The Independent Commission on Malpractice chaired by Sir John Dunford

Since its launch in July 2018, Sir John Dunford’s Independent Commission into Malpractice, has considered evidence from a wide range of educational organisations, sector leaders and government bodies. 

The Commission is encouraging responses on the nature, extent and drivers of malpractice both in the general and the vocational examinations system.

Sir John Dunford said:

“Public confidence in the integrity of the examination system is paramount and there is more that can be done to reduce malpractice.

“The Commission will make recommendations to all stakeholders in the examination system, including the government, the regulators and awarding bodies on improvements that can be made to reduce and deter malpractice.  I welcome the views of all those involved in the system to inform these outcomes.”

Commenting on the report of the Malpractice Commission, of which we were a member,

mary boustedDr Mary Bousted, Joint General Secretary of the National Education Union, said:

“The NEU is proud that the report highlights the hard work and integrity demonstrated by almost all students, exams officers and education professionals in executing a highly efficient, trustworthy and effective exams system.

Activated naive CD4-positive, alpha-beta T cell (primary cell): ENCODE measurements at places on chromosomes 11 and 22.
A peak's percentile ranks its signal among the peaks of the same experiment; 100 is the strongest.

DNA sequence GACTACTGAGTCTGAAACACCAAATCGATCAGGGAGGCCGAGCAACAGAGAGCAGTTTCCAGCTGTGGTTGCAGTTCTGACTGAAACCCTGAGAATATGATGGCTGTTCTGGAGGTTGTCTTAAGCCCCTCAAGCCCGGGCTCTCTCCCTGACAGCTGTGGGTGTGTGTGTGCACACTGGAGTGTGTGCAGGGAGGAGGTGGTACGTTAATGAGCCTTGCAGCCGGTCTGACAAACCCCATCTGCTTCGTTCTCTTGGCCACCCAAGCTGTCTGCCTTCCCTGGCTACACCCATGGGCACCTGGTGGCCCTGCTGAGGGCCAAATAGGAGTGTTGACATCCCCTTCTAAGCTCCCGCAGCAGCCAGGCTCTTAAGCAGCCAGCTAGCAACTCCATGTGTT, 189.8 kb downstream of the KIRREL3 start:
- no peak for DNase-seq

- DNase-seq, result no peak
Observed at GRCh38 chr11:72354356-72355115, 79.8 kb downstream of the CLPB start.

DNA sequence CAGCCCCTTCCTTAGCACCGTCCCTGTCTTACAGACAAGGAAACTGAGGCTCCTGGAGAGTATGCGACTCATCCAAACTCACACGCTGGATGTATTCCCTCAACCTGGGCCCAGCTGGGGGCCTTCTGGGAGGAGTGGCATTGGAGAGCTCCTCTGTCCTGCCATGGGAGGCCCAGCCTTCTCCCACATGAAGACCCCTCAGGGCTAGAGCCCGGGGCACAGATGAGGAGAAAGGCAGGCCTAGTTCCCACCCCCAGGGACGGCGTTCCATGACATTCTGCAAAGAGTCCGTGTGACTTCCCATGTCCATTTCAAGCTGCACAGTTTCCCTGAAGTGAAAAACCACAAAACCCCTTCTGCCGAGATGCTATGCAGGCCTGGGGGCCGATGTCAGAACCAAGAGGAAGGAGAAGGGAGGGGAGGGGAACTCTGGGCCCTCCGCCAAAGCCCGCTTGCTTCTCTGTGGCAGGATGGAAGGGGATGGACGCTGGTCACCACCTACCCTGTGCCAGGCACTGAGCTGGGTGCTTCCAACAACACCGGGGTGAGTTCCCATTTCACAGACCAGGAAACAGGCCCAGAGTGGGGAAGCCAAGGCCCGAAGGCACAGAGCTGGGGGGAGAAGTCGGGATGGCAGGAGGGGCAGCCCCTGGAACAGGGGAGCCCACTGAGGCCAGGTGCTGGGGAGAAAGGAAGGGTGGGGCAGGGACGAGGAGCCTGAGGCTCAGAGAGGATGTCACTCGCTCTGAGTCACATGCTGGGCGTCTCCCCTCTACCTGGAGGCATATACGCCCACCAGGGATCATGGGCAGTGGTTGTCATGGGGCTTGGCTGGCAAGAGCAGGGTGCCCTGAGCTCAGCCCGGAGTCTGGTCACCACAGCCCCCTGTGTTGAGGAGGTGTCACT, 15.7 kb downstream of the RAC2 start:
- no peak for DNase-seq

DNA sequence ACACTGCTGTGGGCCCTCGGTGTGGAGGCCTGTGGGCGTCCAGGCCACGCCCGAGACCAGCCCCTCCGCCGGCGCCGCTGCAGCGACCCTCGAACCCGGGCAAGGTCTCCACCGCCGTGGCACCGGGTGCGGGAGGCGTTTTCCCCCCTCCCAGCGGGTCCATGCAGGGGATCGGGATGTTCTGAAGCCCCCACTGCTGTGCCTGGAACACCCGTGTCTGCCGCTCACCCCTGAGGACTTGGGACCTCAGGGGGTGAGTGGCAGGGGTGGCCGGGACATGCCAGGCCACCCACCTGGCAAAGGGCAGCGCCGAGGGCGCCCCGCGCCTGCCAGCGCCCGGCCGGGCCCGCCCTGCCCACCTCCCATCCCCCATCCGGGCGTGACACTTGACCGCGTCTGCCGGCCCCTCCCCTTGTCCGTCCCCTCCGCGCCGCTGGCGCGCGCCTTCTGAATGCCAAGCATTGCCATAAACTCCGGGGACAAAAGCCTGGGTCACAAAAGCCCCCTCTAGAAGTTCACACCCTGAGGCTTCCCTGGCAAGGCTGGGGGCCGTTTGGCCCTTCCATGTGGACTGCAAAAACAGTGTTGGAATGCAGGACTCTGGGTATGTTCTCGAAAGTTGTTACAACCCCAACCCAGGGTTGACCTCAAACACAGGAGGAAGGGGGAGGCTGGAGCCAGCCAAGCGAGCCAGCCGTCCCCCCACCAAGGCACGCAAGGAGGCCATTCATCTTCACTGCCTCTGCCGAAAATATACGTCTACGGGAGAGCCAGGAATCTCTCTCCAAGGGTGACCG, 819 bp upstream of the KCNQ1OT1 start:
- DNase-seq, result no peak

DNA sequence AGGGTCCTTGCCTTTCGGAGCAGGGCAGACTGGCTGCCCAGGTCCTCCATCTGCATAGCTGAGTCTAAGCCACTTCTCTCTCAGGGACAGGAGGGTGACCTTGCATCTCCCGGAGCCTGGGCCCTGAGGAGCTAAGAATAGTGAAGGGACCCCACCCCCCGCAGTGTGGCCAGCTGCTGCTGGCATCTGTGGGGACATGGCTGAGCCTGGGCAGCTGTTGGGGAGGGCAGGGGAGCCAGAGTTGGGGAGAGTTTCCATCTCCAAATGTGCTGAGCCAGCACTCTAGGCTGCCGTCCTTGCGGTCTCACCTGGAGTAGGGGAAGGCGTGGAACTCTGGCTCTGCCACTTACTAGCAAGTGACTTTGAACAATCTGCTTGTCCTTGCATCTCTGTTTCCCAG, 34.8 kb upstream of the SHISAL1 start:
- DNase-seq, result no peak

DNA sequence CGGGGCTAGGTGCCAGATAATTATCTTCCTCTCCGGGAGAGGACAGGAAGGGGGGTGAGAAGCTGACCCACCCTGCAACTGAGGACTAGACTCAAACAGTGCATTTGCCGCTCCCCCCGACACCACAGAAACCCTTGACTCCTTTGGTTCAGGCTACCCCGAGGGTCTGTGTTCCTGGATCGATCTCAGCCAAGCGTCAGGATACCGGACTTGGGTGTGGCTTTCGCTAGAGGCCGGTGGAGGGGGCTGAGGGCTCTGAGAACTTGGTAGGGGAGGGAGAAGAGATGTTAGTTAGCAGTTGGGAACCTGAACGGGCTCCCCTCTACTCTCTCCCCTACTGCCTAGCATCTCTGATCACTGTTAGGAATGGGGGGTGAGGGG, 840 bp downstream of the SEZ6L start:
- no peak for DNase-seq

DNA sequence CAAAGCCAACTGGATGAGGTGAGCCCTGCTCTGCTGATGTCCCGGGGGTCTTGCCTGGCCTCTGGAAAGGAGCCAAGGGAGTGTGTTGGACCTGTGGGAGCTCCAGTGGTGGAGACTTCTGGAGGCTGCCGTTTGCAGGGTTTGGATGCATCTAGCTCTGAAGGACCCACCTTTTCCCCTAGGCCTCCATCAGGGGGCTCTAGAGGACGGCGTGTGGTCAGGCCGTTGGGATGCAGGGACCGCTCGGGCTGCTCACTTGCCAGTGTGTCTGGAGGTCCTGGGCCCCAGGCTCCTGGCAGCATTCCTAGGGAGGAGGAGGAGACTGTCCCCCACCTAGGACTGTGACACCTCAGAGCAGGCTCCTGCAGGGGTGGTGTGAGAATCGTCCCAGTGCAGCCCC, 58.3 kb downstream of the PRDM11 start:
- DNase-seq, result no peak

“Although instances of malpractice are exceptionally small - less than 0.02% of all entries at GCSE and A-Level - it is important that we strive to eliminate them entirely, as any occurrence can lead to disproportionate mistrust and ultimately undermine the system. As such the recommendations to spread best practice and take advantage of technological advances in order to help prevent malpractice, where it does occur, are sensible.

“However, the punitive, high-stakes accountability system we have in England creates a toxic, competitive culture in which the pressure to achieve results is excessive, unnecessary and damaging to the health of all involved. When education professionals’ pay and job security is on the line, based upon inspection outcomes and exam results, it would be wrong to ignore the impacts of such a system on malpractice.

“It is also welcomed that the report highlights the vital place in the assessment system for coursework and practical assessments. Many qualifications would be unable to operate without non-exam assessment and many of those which have seen it removed have become tests of rote memorisation, rather than assessments of pupils' true skills and knowledge.

“It is too simplistic to suggest that all qualifications should be assessed entirely via exam because they are perceived to be harder to cheat on or easier to administer. Even where it is possible, assessing solely via exams reduces the opportunities for students to demonstrate what they know and can do and narrows the curriculum to that which is easiest to test.”


Geoff Barton, General Secretary of the Association of School and College Leaders, said: